Faculty members of Case Western Reserve University conduct extensive research in various aspects of Biomedical Engineering. The Orthopedic Engineering Laboratory is involved in the design and development of implanted orthopedic devices. They routinely perform experiments to measure the mechanical properties of soft and hard tissue, i.e., ligaments and bone, as part of their research in orthopedic device design. We have designed and produced a variety of very delicate load cells like those displayed in figure A, using foil and semiconductor strain gages and traditional load cell configurations. We have also developed new load cell configurations, many of which are unique to the particular application. These load cells are used as part of a research project to measure the creep and stress rupture properties of soft tissue.
That same basic configuration is used by one of our long-term clients as a strain transducer to measure the deformation of large civil engineering structures. We have produced over 10,000 of these devices over a 12 year period and enjoy an enviable record for reliability and repeatability of this product. Figure B shows the deformation element of this strain device with the terminal strip and mounting tabs.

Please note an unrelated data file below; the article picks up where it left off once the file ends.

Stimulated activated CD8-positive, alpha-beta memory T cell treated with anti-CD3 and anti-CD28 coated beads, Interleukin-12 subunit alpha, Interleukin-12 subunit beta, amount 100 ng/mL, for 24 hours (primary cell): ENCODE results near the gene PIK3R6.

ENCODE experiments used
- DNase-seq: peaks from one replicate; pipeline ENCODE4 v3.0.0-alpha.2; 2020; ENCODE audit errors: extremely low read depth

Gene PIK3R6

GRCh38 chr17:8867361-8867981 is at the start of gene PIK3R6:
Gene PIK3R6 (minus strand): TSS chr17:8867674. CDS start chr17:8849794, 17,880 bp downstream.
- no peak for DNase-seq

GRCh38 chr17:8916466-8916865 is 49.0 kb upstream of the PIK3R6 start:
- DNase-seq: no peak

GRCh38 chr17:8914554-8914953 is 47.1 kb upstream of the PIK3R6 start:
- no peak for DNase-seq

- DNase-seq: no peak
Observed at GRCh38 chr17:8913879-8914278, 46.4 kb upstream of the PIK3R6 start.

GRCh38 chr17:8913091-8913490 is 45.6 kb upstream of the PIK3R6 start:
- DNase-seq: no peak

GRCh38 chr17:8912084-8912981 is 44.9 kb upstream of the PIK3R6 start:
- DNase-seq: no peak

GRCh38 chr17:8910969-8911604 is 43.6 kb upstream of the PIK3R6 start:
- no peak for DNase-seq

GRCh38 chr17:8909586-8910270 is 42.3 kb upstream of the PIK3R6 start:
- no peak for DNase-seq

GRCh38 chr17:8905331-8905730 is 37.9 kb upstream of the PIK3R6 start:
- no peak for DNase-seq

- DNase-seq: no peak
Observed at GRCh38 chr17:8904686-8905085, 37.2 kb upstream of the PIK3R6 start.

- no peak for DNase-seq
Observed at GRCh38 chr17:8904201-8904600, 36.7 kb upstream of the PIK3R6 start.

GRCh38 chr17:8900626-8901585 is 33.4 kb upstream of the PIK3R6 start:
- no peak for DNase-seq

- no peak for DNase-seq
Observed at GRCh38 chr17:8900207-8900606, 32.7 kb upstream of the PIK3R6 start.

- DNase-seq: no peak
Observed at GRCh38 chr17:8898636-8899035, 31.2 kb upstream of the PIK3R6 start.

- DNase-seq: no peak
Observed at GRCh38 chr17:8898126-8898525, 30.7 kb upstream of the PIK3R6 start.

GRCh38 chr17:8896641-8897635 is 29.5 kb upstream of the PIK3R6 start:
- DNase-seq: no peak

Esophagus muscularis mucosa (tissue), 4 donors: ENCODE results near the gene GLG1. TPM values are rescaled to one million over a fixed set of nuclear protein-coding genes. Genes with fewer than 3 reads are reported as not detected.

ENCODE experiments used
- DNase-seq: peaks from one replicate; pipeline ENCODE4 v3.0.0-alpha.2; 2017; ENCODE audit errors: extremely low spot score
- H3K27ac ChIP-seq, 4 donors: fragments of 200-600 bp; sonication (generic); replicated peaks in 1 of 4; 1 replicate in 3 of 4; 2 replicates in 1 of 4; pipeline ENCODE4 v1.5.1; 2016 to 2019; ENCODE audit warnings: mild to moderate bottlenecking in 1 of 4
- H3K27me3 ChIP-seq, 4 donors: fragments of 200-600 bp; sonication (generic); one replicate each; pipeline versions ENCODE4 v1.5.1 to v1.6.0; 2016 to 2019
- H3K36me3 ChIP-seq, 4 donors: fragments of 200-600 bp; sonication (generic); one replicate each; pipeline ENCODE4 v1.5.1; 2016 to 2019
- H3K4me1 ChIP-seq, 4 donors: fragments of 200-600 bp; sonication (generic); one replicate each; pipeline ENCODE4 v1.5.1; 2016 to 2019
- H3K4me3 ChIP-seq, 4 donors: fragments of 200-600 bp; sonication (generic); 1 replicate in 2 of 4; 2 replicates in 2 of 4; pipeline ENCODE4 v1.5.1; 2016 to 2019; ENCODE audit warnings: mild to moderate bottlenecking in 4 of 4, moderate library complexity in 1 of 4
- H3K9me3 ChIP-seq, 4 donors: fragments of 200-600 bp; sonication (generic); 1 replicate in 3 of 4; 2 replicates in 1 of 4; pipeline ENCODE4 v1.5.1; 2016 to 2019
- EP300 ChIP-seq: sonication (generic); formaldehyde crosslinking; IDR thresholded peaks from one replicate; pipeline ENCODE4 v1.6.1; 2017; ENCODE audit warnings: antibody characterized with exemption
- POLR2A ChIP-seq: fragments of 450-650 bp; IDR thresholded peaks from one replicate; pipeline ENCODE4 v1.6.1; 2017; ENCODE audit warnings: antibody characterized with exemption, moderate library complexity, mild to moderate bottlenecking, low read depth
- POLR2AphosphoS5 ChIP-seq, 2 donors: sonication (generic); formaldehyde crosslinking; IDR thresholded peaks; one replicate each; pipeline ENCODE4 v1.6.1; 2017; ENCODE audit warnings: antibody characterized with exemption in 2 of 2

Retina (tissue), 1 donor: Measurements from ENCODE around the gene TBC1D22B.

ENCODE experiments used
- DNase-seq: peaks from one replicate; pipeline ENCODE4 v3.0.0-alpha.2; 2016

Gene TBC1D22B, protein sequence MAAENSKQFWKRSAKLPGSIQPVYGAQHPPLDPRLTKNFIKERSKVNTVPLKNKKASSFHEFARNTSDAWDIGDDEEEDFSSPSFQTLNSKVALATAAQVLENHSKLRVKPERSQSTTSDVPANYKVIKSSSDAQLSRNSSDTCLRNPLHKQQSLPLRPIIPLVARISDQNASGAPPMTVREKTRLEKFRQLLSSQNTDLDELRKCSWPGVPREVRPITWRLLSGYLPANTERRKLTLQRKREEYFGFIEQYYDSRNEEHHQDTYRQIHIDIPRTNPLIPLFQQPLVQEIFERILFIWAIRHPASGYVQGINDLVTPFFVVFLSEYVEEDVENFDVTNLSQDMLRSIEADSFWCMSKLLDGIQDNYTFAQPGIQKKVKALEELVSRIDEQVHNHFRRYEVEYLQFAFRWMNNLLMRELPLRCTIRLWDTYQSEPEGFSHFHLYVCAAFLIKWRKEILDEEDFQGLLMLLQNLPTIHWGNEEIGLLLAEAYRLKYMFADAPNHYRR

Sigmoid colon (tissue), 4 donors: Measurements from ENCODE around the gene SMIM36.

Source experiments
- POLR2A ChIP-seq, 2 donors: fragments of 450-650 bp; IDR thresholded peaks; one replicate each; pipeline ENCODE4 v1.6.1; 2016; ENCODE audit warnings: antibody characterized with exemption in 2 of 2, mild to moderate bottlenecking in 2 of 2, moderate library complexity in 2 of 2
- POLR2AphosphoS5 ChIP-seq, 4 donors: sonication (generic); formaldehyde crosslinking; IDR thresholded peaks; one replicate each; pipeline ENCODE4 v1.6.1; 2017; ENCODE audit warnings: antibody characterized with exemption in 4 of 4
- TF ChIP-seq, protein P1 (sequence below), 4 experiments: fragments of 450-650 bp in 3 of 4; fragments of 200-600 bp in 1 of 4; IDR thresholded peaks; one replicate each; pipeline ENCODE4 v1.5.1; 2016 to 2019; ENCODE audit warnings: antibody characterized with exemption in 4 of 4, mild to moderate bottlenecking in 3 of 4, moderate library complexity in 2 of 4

We believe the keys to this product quality success are based on the selection and rigorous application of the gage installation steps on a well designed and machined straining element. Working with a premier gage manufacturer, we developed a four element strain rosette that includes the Wheatstone Bridge circuit requiring only four solder connections to attach the leads.